Meanwhile in the other trusts, are we potenitally opening up the possibility of criminalising people who have been recorded as not having a relevant medical factor, when in fact, they do? … where is the middle ground and the likely reality? The NICE Guidelines on Violence suggest that less than 10% of mentally disordered offenders have offended as a direct consequence of their mental disorder. One of the Oxford Pocket Handbook series for doctors says that “most people who are violent need a policeman [sic] not a doctor” – of course, a different way of saying the same thing is that some people who are violent need a doctor not a police officer, but that determination is where the heart of this stuff is presumed to be. It strikes me that trusts like Birmingham & Solihull NHS foundation trust may have it right: their data more or less reflect this idea that in 10% of cases, the suspect may have offended as a direct result of their condition.

PRESUMPTION

Of course, if we’re getting into the more interesting and high-hanging fruit of this debate, whether or not someone knew what they were doing is not always the crucial factor. If a s2 patient in an acute admission unit stabs a member of staff with a weapon, we can safely say they’ll be going to court soon – if they were legally insane, this is something for them to raise in court as a defence and it then still allows the court to consider disposals under Part III of the Mental Health Act and to secure reports from forensic psychiatrists and to impose remands or interim orders ahead of deciding the final outcome.  Whereas if they’d pushed a nurse without causing any injury, whilst being secluded and still acutely unwell, if they did not know what they were doing was wrong, we’re far less likely to see charges brought.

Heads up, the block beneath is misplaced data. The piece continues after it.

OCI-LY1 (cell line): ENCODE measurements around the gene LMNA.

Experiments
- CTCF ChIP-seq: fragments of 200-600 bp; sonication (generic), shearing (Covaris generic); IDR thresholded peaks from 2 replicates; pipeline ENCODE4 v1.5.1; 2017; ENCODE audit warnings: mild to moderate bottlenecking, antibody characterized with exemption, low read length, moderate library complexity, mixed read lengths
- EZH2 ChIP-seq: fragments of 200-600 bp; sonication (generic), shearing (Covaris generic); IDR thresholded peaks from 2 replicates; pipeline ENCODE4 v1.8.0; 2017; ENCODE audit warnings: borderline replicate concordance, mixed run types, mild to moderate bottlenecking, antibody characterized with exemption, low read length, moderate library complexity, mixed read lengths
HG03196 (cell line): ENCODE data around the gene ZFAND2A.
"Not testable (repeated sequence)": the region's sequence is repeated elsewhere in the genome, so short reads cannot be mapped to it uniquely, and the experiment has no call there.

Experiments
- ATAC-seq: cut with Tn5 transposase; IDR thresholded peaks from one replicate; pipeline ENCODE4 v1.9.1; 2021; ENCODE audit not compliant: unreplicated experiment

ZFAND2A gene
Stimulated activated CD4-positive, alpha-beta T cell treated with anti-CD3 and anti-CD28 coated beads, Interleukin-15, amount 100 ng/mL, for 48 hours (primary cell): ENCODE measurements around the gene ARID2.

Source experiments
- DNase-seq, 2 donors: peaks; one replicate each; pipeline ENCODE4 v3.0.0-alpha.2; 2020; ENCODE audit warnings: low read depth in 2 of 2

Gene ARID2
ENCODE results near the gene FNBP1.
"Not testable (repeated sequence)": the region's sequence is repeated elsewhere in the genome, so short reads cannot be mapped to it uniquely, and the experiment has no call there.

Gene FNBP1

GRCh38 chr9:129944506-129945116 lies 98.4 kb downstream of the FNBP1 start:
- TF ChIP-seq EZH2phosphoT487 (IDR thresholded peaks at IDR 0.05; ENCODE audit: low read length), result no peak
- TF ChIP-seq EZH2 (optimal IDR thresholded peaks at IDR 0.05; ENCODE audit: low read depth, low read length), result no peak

I often wonder whether we’re over-simplifying things: I also wonder whether we’re over complicating it – as has always been the case with any criminal investigation into the alleged culpability of a suspect who is detained in a hospital, we’re attempting to establish whether a fist hit a face and whether or not we can prove the person who did it was intending to hurt or injure the person they’ve struck.  (For the pedants, that last sentence was intended to paraphrase and generalise about the mens rea for all assaults – I understand it’s more specific than that, depending on the precise allegation!). The insanity concept is helpful to pre-emit issues of public interest but only where public protection is not at risk.

This stuff matters because the police do, in my opinion, need to get better at investigating criminal offences involving those of use who live with mental health conditions but we know they need background information and opinion from the NHS to help that along. We know that the attrition rate in the criminal justice system for victims with mental health problems is worse than for victims generally: and yet we also know that those of us with mental health problems are more likely to be victim of crime in the first place. But the suspect stuff is – in my own opinion – the most interesting sub-topic in all of policing and mental health:

When is it appropriate to criminalise a person for an action that was committed whilst they were mentally disordered to such an extent that they were liable to detention in hospital under the Mental Health Act? 


IMG_0053IMG_0052Awarded the President’s Medal by
the Royal College of Psychiatrists.

Winner of the Mind Digital Media Award.


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7 thoughts on “Medical Factors

  1. Arguably, unless the person committing the assault was incapacitated as defined by the Mental Capacity Act 2005 then an assault on an NHS staff member should be reported to Police.